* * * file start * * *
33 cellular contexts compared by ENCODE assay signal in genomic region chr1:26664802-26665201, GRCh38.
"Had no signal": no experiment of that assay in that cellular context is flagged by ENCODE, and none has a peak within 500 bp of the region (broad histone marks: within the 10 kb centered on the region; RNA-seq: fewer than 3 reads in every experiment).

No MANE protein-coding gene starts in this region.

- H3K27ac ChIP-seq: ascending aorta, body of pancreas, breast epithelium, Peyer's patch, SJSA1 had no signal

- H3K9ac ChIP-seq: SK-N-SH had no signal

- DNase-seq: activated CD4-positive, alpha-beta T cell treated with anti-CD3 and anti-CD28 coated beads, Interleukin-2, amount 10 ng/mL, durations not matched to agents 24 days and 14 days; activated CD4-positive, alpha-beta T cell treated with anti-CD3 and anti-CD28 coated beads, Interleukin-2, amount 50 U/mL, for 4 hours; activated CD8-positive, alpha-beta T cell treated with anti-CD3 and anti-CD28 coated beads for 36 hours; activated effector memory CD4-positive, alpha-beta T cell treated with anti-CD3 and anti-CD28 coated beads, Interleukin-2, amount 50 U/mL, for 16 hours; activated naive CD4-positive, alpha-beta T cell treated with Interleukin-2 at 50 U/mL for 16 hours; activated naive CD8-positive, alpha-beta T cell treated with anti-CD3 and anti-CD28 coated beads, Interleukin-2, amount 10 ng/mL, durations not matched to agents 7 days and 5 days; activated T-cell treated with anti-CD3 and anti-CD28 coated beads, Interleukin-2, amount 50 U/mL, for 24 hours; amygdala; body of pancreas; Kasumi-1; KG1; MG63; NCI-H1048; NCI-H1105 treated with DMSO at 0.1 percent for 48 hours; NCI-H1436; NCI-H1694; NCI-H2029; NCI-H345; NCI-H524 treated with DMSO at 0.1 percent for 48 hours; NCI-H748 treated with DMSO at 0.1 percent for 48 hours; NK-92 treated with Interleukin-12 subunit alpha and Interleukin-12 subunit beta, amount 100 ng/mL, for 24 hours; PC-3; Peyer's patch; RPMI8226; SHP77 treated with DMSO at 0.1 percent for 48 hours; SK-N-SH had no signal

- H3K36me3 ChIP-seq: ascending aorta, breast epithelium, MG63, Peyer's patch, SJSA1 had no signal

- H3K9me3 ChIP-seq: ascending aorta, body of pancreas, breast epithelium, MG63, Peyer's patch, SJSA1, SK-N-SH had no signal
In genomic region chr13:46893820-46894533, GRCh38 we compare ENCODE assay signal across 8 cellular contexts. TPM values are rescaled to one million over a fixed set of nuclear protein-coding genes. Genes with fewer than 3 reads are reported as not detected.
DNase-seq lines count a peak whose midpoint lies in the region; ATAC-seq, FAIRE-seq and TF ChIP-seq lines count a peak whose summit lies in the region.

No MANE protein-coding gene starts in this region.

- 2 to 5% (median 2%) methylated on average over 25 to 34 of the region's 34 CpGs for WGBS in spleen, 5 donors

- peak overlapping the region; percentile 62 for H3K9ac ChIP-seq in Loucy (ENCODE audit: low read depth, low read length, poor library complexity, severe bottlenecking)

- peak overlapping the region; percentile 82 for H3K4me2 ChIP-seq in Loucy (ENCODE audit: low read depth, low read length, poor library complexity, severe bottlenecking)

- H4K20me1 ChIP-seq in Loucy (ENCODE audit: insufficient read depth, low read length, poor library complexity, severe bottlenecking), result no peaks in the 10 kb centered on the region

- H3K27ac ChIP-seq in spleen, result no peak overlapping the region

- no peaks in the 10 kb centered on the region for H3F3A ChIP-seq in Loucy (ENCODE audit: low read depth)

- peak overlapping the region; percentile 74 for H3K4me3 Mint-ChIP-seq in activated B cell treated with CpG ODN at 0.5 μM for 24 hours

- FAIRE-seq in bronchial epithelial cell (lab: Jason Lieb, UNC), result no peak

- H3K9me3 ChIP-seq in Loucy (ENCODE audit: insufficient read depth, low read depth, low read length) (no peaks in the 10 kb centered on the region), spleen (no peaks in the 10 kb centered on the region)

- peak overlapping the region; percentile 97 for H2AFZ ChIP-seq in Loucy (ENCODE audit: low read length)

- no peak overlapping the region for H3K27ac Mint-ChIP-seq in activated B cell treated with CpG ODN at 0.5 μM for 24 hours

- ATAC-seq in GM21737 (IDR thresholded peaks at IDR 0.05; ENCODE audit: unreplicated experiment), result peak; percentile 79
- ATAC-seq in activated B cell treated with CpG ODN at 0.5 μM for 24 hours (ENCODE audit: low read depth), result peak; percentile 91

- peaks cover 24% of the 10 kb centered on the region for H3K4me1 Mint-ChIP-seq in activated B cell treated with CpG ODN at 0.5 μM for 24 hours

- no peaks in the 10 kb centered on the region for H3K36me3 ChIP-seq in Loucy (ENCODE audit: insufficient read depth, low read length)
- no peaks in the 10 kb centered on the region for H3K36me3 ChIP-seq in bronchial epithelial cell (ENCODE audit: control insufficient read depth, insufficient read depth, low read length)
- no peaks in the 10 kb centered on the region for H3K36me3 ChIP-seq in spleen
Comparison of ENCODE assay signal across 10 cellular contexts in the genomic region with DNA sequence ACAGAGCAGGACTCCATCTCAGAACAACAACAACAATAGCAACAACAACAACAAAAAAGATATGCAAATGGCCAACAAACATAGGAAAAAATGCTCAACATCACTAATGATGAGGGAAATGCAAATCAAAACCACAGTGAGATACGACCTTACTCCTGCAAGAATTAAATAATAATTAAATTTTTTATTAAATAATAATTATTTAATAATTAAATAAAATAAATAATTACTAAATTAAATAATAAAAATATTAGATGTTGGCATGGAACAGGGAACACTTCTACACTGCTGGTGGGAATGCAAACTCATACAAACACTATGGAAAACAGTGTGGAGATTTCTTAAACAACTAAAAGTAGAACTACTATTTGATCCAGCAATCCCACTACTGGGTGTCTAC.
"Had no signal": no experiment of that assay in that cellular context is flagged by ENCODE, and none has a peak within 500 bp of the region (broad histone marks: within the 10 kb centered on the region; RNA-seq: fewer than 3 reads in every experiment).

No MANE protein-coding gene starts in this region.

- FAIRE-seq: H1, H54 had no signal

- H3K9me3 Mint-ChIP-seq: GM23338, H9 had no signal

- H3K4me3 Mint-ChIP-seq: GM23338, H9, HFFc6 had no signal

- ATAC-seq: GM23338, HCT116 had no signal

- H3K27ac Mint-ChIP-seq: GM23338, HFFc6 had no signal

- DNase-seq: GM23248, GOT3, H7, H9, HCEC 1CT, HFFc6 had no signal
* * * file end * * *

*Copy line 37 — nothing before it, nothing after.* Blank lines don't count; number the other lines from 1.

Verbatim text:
- DNase-seq: GM23248, GOT3, H7, H9, HCEC 1CT, HFFc6 had no signal